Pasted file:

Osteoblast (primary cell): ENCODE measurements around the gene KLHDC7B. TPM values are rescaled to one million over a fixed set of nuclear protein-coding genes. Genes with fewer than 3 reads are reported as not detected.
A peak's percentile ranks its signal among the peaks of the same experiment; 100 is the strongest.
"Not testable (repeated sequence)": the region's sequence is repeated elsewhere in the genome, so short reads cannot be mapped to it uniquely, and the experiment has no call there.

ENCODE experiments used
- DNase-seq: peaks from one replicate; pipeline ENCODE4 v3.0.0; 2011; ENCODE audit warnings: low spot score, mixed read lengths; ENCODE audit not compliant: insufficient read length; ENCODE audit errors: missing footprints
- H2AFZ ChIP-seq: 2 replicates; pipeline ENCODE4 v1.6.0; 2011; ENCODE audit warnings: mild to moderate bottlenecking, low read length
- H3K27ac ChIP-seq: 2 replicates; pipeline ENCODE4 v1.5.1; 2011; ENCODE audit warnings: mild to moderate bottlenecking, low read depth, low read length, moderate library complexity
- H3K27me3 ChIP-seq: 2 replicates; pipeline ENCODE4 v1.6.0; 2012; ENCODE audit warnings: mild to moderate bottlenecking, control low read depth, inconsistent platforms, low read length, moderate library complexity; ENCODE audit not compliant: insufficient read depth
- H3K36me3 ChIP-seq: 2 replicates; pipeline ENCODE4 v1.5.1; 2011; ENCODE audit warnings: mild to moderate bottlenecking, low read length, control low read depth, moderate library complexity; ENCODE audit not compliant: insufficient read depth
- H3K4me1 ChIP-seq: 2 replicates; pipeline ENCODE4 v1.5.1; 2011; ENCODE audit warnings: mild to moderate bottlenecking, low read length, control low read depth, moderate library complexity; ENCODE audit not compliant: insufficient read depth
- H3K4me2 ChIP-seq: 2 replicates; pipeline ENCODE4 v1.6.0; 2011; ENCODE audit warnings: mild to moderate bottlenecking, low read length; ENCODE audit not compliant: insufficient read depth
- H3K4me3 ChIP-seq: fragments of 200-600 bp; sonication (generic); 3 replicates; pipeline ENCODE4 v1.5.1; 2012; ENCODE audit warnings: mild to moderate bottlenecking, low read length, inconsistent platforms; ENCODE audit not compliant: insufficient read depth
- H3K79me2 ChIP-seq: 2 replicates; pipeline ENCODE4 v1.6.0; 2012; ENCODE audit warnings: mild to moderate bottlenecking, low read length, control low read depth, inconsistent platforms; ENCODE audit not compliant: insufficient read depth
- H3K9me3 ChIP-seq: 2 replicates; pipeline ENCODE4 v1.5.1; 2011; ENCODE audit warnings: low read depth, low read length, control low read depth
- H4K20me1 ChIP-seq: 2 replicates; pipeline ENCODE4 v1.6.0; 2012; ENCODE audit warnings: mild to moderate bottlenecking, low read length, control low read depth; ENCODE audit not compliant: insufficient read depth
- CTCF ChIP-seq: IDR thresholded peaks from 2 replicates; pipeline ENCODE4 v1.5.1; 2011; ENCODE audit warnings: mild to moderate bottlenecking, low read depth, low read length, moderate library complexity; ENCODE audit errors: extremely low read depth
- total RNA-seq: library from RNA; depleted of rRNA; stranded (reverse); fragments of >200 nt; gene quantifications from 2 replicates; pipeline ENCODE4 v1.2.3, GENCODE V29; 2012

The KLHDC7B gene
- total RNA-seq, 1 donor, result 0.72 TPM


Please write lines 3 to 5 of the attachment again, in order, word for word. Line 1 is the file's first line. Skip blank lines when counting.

"Not testable (repeated sequence)": the region's sequence is repeated elsewhere in the genome, so short reads cannot be mapped to it uniquely, and the experiment has no call there.

ENCODE experiments used
- DNase-seq: peaks from one replicate; pipeline ENCODE4 v3.0.0; 2011; ENCODE audit warnings: low spot score, mixed read lengths; ENCODE audit not compliant: insufficient read length; ENCODE audit errors: missing footprints